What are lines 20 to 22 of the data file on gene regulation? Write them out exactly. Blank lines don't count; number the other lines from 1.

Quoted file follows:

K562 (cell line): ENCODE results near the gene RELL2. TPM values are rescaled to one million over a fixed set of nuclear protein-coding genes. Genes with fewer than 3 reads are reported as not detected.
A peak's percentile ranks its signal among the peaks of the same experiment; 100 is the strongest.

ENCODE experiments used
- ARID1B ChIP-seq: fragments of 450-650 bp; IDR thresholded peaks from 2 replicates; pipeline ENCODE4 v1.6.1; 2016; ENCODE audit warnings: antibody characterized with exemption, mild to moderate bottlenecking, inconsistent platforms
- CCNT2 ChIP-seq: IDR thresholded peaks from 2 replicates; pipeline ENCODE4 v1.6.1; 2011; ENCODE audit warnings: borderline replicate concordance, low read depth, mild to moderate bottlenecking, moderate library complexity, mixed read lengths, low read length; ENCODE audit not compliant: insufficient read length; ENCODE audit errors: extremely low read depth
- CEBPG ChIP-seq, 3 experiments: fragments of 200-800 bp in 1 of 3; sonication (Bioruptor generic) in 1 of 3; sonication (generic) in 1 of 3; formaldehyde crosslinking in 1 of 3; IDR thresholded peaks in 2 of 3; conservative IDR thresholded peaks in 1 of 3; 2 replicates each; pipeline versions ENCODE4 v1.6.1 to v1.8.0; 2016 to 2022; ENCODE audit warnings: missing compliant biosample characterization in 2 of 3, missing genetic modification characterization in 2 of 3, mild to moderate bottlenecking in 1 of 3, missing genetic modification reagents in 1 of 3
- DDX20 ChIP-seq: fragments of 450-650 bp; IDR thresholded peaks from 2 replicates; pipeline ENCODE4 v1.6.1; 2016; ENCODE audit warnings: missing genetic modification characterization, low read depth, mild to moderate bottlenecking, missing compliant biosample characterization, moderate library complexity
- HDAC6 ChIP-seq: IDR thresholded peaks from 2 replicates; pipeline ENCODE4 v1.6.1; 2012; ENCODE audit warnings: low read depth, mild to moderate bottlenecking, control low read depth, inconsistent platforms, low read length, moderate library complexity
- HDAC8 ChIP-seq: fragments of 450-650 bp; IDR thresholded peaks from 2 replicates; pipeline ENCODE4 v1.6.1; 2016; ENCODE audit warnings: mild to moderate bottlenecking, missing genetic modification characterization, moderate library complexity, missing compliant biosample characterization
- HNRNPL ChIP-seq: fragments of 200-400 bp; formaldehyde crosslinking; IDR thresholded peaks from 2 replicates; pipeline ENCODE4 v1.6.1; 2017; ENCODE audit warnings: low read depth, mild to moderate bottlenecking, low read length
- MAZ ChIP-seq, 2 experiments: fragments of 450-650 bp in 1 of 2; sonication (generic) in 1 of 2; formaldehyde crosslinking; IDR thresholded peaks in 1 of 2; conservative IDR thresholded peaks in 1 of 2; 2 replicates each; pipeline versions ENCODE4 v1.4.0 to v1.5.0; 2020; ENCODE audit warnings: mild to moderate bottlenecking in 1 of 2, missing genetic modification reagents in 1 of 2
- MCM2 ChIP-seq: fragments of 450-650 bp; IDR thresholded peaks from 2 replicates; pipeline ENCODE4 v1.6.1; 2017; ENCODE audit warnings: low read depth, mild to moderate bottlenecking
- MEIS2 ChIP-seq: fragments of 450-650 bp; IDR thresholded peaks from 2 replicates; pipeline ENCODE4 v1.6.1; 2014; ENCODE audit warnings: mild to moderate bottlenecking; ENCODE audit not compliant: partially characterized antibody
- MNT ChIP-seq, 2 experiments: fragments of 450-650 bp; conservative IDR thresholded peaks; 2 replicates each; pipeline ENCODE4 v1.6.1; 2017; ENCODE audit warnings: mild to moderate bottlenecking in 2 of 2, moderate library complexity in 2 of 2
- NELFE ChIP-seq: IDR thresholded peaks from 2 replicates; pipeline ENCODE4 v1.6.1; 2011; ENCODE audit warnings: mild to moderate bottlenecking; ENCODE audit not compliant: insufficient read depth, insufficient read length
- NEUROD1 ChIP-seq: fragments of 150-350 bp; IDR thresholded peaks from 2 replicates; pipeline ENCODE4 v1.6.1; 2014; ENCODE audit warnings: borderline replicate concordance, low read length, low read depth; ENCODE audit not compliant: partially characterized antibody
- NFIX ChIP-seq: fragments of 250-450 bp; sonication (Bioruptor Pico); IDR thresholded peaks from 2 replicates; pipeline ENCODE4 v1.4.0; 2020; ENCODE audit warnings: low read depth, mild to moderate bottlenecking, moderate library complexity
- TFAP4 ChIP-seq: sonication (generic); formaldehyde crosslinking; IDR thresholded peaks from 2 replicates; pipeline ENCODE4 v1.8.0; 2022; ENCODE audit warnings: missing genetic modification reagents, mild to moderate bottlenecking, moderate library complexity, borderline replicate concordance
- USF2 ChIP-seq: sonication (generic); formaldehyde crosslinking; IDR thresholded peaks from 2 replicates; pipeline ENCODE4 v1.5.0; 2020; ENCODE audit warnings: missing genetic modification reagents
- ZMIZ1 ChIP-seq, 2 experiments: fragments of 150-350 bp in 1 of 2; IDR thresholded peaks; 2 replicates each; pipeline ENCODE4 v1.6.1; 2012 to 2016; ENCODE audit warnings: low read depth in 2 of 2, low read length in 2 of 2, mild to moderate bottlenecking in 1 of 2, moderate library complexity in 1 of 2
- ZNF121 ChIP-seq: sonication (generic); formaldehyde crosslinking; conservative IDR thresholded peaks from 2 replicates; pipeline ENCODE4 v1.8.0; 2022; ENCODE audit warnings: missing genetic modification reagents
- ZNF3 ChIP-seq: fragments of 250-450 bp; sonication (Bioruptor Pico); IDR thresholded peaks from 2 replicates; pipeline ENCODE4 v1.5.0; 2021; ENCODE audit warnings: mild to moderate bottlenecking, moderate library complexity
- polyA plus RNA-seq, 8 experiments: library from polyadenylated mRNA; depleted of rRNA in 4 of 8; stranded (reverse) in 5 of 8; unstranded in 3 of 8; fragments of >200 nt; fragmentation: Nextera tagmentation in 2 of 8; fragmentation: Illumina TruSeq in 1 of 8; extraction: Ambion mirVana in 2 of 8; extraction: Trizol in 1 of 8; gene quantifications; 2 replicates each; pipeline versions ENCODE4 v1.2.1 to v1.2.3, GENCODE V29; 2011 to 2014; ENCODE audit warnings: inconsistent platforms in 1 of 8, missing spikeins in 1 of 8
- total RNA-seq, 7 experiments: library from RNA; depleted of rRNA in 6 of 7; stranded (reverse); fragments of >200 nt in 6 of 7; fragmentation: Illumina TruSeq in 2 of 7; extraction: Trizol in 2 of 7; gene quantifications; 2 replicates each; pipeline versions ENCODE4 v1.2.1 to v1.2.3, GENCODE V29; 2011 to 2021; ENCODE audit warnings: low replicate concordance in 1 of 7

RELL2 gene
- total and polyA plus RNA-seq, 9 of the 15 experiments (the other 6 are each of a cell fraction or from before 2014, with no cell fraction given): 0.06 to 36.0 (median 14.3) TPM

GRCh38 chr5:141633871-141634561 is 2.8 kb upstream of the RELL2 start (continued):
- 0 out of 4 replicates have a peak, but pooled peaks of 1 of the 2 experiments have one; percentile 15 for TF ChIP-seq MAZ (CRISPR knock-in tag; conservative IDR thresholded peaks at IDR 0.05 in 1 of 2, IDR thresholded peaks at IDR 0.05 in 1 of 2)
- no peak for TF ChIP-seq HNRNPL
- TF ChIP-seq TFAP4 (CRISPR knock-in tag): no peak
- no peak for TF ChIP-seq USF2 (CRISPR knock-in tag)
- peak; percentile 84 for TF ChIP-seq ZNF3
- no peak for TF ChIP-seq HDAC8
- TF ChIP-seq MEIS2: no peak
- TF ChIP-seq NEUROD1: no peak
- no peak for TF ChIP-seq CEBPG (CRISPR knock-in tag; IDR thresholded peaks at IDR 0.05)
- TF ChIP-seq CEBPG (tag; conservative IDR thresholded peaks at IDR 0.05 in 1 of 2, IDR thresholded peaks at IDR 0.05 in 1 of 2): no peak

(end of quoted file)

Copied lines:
- ZMIZ1 ChIP-seq, 2 experiments: fragments of 150-350 bp in 1 of 2; IDR thresholded peaks; 2 replicates each; pipeline ENCODE4 v1.6.1; 2012 to 2016; ENCODE audit warnings: low read depth in 2 of 2, low read length in 2 of 2, mild to moderate bottlenecking in 1 of 2, moderate library complexity in 1 of 2
- ZNF121 ChIP-seq: sonication (generic); formaldehyde crosslinking; conservative IDR thresholded peaks from 2 replicates; pipeline ENCODE4 v1.8.0; 2022; ENCODE audit warnings: missing genetic modification reagents
- ZNF3 ChIP-seq: fragments of 250-450 bp; sonication (Bioruptor Pico); IDR thresholded peaks from 2 replicates; pipeline ENCODE4 v1.5.0; 2021; ENCODE audit warnings: mild to moderate bottlenecking, moderate library complexity